The new SmackDown announcer Mauro Ranallo is the only commentator who calls the match that he is sitting in front of. Even when there is a guest that has joined the commentary team, they seem to prefer to talk to them than talk about the match that they are paid to talk about.
5. Lack of Title Prestige
WWE doesn’t seem to value their championships, or even their champions. They seem to allow their titles to be passed around a lot instead of giving them to a person who can allow them to become prestigious.
John Cena made the United States Championship a worthy one when he was holding it, but WWE went back to playing hot potato with it as soon as it was dropped to Alberto Del Rio. Allowing Kalisto to hold it for a day and then Del Rio to hold it for six days devalued the belt and took it back to the way it was before Cena held it.
As a wrestling fan, the worst thing you can see in the ring is a wrestler no-selling a move that is supposed to be extremely painful.
Wrestlers no-selling moves completely devalues the move all together to the WWE Universe and forces the wrestler to then create something new. It also devalues the wrestler and makes the other person in the ring look like they are considered a higher breed than them, which is unfair.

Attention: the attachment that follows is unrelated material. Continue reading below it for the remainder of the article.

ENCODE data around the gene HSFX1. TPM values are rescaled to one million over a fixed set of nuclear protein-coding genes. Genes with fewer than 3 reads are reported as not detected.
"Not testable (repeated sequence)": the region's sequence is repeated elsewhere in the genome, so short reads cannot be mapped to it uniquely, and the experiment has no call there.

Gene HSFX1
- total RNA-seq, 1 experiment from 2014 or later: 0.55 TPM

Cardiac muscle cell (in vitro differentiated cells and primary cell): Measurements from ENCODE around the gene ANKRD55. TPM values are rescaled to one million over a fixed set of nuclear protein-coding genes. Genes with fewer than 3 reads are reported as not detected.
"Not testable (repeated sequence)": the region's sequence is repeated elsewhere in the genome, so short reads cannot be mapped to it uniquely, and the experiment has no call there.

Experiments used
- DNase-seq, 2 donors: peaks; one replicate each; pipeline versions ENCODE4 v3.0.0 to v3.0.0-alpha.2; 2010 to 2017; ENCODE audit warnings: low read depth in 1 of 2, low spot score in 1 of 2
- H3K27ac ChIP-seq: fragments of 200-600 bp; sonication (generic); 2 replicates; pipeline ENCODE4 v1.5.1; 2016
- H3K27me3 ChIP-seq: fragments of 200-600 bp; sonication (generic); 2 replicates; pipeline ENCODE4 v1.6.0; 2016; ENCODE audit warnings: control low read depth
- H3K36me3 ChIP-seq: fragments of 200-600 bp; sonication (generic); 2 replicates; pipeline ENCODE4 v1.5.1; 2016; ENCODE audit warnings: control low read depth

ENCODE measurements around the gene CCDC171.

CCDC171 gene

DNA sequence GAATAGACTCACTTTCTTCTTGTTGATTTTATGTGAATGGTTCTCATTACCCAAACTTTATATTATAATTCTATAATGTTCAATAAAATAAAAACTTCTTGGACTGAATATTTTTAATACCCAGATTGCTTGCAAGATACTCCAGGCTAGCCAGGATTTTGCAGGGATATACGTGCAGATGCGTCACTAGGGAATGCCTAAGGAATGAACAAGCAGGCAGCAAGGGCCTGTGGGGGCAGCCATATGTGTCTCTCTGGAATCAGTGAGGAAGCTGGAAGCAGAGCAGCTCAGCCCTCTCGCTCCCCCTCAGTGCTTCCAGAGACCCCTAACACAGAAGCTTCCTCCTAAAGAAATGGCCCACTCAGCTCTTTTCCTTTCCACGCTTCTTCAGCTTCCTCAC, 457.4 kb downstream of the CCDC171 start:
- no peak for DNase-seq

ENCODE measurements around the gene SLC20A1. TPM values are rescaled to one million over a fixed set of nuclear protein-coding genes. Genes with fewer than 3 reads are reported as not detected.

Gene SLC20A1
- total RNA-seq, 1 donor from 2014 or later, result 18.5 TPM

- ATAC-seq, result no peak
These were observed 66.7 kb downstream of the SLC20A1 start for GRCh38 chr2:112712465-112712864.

Wrestlers should be forced to sell other wresters moves and they shouldn’t purposely no-sell any of their fellow superstars because it is a form of unprofessional conduct.
3. Breaking Character
WWE Superstars break character all the time. There are sometimes major ones that fans will all notice, but sometimes there are tiny hints that only seasoned wrestling fans will manage to pick up.
Chris Jericho is a recent example when he broke character to show the referee that Neville was injured during their match. This is not something a heel character would do, but Chris as a wrestler knew that Neville needed medical attention.
Superstars are never supposed to break character on WWE TV because it shows that what they do is scripted and it ruins the illusion.
2. Rolling In The Figure Four
This seems to have been something that WWE came up with before, slowly allowing fans to begin believing it.
The Figure Four leg lock is one of the most painful submission maneuvers that WWE has ever been allowed to use, but WWE states that if a wrestler rolls over onto their stomach, then it relieves the pressure and makes it more painful to the person who locked it in.
This is completely fabricated; the Figure Four Leg Lock hurts no matter where you roll or how you roll, and it has remained that way on the independent circuit for years.
1. Calling Spots Loudly
John Cena and Paige are two of the worst wrestlers in WWE for doing this. They seem to be unaware that many of the WWE Universe members still believe that the action in the ring is a real fight that is happening in the moment.
Many are blissfully unaware that the two wrestlers sit down and plan the match before the event, and then call the spots in the ring to help each other remember. This ruins the illusion and it shows fans that the wrestlers are not enemies – they are actually two people putting on a show together, which is not the way it is supposed to be.